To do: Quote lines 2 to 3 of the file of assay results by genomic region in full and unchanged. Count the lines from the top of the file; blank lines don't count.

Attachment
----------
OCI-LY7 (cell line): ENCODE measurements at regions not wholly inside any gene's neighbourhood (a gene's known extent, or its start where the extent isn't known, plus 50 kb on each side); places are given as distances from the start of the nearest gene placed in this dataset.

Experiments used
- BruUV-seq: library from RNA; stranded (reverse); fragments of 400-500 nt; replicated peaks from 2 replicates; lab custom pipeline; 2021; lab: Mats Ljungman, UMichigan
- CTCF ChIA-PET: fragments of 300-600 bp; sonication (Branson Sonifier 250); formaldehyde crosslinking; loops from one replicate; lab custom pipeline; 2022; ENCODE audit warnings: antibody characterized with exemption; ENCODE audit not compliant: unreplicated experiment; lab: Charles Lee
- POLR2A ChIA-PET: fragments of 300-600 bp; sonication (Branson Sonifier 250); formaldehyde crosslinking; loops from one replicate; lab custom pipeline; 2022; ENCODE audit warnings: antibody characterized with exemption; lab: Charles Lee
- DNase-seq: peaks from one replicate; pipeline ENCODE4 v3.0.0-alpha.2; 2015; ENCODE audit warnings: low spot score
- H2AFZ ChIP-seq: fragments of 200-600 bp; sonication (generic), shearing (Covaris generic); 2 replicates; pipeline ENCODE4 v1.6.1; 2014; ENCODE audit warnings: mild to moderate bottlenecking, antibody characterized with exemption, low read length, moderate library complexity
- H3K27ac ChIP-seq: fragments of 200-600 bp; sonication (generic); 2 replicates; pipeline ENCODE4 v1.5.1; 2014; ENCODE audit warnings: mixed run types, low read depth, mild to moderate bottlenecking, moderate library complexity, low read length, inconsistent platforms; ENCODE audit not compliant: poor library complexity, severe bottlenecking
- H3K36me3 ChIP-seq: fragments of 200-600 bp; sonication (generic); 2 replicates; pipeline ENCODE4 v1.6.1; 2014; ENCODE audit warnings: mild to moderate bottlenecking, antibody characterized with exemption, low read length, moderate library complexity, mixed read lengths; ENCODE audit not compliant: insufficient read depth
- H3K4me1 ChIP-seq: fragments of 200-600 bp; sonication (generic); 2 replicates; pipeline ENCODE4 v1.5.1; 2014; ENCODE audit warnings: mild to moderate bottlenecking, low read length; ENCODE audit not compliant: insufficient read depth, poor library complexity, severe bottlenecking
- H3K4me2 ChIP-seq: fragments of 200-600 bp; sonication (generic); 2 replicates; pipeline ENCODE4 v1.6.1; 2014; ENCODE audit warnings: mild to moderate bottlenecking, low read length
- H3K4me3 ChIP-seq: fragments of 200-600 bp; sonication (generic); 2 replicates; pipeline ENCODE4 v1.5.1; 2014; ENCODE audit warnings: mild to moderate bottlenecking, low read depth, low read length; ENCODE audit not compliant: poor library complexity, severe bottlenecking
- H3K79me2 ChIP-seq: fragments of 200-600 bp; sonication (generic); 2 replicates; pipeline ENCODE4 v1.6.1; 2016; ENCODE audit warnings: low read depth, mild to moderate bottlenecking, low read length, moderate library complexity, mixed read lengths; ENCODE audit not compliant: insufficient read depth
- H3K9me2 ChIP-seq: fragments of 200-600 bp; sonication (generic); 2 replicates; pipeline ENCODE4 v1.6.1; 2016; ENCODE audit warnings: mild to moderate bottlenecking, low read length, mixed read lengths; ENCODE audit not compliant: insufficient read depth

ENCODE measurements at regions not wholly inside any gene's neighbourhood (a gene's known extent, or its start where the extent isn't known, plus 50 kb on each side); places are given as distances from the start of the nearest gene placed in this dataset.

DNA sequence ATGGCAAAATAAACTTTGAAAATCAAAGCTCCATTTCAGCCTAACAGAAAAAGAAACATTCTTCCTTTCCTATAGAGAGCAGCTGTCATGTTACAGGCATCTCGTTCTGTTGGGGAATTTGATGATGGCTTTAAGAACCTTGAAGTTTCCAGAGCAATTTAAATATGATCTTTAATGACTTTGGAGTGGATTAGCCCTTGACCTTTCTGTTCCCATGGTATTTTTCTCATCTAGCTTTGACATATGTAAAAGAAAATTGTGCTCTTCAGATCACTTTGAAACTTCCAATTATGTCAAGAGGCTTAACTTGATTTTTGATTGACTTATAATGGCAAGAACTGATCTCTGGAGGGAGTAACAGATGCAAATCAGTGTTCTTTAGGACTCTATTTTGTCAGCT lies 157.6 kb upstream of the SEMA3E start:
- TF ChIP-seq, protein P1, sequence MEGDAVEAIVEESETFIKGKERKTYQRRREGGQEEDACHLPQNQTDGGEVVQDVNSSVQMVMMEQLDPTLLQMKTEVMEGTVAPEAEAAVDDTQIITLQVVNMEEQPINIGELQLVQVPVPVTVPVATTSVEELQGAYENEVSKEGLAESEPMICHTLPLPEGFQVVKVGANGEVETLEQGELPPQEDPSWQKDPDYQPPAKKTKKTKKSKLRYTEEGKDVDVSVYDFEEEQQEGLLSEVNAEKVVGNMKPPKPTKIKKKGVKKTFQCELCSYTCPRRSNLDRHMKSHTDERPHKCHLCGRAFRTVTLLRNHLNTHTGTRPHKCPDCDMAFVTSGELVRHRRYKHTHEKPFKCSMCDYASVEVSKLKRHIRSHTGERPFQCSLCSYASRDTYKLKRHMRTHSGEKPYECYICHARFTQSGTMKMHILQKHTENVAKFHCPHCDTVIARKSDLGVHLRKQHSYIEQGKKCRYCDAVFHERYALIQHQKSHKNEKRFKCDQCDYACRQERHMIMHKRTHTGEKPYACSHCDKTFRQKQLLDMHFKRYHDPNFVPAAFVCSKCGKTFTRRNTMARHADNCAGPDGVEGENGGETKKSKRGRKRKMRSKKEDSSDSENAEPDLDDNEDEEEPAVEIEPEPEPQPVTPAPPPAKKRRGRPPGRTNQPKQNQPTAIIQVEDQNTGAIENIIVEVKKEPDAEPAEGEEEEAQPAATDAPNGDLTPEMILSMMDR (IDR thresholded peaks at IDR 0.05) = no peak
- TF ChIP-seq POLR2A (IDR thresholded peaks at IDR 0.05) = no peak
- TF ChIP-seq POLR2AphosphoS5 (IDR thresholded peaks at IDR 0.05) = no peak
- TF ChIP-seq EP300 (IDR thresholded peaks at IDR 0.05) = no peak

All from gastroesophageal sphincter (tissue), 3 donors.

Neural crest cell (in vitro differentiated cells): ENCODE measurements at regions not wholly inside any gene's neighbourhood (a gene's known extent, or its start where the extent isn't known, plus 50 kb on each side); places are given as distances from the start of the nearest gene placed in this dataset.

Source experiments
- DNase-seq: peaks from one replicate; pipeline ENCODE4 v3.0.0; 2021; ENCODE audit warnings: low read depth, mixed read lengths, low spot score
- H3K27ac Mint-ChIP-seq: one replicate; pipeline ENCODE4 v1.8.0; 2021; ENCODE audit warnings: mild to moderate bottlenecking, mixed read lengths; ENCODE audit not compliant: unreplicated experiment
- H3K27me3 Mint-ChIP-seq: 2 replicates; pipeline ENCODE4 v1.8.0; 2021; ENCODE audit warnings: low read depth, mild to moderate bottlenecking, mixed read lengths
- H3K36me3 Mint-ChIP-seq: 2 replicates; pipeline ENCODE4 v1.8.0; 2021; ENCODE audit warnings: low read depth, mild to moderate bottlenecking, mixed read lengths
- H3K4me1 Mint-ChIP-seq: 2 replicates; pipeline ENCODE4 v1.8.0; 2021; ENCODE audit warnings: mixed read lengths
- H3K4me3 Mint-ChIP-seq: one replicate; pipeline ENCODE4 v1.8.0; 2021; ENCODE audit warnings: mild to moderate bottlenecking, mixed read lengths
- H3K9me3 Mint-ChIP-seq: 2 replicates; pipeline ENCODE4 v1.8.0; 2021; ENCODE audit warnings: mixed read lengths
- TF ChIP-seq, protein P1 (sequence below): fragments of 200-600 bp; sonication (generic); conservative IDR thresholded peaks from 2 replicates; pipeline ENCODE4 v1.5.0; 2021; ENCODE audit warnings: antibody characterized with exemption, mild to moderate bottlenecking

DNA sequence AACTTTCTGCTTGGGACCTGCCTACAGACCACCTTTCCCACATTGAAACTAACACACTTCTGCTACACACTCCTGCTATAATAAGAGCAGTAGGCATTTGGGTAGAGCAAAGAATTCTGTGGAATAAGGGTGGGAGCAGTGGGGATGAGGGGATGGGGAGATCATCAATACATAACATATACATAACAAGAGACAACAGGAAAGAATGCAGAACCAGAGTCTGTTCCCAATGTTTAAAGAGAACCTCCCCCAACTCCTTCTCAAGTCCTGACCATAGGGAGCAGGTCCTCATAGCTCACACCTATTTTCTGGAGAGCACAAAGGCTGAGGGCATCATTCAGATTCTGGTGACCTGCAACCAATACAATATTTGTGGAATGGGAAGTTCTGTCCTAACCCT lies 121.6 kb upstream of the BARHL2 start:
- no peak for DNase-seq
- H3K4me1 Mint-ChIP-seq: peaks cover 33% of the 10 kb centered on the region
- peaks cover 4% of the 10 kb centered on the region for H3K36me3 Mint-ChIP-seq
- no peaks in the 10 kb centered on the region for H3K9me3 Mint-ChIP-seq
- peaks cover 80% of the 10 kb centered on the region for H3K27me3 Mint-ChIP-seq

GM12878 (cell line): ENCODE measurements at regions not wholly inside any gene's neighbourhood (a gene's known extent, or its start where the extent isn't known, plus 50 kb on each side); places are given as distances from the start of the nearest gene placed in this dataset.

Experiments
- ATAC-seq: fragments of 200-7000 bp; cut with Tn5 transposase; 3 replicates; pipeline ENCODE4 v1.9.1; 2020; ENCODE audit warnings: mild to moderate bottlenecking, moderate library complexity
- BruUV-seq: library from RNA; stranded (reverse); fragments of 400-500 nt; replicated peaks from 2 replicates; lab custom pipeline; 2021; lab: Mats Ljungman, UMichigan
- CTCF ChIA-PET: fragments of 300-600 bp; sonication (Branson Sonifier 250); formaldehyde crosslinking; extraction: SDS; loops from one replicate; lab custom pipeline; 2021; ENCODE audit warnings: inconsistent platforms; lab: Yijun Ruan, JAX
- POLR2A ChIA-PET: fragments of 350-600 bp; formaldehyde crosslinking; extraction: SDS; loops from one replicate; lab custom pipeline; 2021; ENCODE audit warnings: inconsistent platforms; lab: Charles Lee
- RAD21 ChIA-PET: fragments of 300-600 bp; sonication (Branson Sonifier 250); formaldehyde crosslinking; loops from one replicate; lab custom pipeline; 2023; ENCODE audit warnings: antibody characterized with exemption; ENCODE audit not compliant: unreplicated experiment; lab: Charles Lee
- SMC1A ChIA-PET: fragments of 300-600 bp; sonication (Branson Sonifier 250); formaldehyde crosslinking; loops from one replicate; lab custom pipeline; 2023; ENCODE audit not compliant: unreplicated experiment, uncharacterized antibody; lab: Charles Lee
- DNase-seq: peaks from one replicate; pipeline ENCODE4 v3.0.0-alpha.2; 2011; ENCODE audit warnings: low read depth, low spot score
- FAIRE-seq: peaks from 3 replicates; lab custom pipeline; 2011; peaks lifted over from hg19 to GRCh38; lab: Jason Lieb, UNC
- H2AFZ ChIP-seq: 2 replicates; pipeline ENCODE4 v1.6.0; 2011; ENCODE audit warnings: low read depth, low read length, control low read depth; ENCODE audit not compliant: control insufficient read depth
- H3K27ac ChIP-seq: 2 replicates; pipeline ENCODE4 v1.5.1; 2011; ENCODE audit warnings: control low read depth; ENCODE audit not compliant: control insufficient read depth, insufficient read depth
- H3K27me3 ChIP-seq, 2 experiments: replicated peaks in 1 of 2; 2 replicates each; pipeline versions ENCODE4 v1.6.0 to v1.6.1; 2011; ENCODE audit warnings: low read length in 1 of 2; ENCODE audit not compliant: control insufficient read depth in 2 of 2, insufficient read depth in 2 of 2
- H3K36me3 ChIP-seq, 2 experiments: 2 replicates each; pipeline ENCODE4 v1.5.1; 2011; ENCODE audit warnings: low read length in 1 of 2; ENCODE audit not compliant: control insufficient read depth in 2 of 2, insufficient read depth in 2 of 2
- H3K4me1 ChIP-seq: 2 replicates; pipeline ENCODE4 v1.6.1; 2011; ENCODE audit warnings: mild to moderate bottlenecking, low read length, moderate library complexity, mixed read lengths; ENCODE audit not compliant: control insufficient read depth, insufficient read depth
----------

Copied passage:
Experiments used
- BruUV-seq: library from RNA; stranded (reverse); fragments of 400-500 nt; replicated peaks from 2 replicates; lab custom pipeline; 2021; lab: Mats Ljungman, UMichigan